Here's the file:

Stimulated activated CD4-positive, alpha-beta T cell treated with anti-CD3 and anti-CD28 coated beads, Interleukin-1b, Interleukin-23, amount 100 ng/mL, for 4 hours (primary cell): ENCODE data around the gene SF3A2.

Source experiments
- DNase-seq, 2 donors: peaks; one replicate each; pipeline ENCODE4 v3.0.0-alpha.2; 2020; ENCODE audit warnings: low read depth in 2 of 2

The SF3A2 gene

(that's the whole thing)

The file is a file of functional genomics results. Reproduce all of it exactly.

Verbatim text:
Stimulated activated CD4-positive, alpha-beta T cell treated with anti-CD3 and anti-CD28 coated beads, Interleukin-1b, Interleukin-23, amount 100 ng/mL, for 4 hours (primary cell): ENCODE data around the gene SF3A2.

Source experiments
- DNase-seq, 2 donors: peaks; one replicate each; pipeline ENCODE4 v3.0.0-alpha.2; 2020; ENCODE audit warnings: low read depth in 2 of 2

The SF3A2 gene